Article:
Childhood Relationship with Mother as a Precursor to Ageism in Young Adults

  • Shelia M. Kennison
  • Jennifer Byrd-Craven


Separate lines of research have shown that a) relationships with parents in early life influence attachment and b) there is a relationship between attachment and levels of ageism in adulthood. We tested the hypothesis that parent-child relationships during childhood would be related to ageism in young adults either directly or mediated by attachment. We further hypothesized that the predictors of ageism would be similar for men and women. The results of multiple regression analyses indicated that avoidant attachment and negative mother relationship during childhood were significant predictors of ageism. Further, the relationship between negative mother relationship during childhood and ageism was partially mediated by avoidant attachment. The relationship between anxious attachment and ageism was not significant when controlling for avoidant attachment. These results indicate that social development processes occurring in early childhood predict ageism later in life.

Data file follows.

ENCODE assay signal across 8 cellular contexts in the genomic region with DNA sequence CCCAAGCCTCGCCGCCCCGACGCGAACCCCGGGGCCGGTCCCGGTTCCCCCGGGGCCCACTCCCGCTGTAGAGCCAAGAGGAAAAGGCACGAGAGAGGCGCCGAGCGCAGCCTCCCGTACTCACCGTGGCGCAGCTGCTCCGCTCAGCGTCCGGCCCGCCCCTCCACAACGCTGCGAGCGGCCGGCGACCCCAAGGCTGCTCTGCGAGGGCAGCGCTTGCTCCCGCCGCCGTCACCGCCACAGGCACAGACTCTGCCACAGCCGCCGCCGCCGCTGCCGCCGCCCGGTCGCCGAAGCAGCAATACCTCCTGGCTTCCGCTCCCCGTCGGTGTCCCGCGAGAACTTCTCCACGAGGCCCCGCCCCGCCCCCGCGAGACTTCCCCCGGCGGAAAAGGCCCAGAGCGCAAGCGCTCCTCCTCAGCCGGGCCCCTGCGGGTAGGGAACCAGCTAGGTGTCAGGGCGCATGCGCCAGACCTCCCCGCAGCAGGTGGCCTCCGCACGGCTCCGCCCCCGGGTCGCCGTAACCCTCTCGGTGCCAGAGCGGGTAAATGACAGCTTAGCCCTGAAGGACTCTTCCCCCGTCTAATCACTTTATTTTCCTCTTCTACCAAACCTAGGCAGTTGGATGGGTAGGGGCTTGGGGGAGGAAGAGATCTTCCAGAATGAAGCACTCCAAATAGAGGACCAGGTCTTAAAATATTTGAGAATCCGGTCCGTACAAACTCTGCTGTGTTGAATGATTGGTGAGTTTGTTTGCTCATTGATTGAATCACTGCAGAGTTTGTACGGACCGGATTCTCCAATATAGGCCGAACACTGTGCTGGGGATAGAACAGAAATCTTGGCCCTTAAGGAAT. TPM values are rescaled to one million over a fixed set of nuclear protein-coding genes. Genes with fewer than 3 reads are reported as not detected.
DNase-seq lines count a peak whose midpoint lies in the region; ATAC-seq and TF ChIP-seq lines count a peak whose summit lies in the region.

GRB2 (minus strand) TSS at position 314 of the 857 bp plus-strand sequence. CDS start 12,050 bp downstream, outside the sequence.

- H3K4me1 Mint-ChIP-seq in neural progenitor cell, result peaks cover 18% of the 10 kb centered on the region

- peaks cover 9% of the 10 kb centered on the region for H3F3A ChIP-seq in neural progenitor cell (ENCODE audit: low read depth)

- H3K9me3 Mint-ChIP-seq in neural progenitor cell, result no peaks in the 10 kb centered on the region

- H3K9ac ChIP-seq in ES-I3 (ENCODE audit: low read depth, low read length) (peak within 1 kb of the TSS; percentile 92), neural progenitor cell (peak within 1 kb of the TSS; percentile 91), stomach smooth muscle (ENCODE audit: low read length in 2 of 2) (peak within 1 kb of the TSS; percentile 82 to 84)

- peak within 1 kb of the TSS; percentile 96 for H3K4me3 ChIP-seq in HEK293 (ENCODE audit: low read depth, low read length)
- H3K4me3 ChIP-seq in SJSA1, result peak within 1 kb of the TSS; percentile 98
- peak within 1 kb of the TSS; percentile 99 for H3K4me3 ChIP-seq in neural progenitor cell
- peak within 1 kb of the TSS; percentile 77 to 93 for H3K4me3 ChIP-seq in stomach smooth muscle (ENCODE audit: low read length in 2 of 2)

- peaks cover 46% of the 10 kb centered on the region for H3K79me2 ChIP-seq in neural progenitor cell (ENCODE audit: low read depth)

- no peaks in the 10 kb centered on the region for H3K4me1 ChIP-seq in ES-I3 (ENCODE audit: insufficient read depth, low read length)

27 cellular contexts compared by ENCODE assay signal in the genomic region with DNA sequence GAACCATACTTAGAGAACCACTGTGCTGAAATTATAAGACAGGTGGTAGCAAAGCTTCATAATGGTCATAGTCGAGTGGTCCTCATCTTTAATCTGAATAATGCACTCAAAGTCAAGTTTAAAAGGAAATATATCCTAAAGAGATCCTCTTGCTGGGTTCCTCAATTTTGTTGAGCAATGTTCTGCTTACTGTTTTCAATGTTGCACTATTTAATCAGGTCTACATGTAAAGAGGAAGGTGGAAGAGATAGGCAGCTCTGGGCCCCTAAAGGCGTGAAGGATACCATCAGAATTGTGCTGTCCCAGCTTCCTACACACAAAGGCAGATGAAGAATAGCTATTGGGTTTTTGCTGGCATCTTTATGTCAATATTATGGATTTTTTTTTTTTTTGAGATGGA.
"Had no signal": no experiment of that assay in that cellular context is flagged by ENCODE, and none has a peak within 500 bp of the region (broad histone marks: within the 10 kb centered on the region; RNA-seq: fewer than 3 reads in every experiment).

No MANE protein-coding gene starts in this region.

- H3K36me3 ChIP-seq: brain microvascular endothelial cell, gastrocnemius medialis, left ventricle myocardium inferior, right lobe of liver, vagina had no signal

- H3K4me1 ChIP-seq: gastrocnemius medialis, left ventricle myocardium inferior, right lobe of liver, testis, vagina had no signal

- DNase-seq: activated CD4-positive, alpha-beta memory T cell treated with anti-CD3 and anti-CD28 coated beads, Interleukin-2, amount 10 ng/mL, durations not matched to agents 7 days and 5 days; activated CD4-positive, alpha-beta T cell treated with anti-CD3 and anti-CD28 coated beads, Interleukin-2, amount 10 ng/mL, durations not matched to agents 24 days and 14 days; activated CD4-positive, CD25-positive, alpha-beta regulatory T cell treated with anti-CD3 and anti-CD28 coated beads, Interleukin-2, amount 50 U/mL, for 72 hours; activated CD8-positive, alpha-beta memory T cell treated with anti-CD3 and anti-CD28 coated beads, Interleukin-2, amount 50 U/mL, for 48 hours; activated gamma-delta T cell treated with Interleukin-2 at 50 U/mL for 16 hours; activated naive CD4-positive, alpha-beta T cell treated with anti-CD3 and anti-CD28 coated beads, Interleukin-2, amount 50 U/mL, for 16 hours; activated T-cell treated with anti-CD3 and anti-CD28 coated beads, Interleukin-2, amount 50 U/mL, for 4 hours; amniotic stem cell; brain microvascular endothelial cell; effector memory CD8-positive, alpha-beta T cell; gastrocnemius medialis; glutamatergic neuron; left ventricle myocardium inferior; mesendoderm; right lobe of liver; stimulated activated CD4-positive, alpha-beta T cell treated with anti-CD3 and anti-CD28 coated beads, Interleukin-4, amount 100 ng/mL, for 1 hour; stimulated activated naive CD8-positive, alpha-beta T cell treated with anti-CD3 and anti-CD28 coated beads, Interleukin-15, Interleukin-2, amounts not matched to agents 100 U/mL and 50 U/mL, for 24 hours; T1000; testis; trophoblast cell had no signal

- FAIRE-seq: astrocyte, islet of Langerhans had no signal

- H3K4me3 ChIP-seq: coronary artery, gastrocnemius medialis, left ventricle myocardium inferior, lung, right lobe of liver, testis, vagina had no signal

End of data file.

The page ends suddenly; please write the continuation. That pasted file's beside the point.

Parent-child relationships Ageism Young adults Adult attachment 


Compliance with Ethical Standards

All procedures performed in studies involving human participants were in accordance with the ethical standards of the institutional and/or national research committee and with the 1964 Helsinki declaration and its later amendments or comparable ethical standards.

Informed Consent

Informed consent was obtained from all individual participants included in the study.

Conflict of Interest

The authors have no conflict of interest to report in relation to the research in this report.

Supplementary material

12144_2018_9838_MOESM1_ESM.pdf (260 kb)
ESM 1 (PDF 259 kb)


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Authors and Affiliations

  1. 1.Department of PsychologyOklahoma State UniversityStillwaterUSA
  2. 2.Oklahoma State UniversityStillwaterUSA

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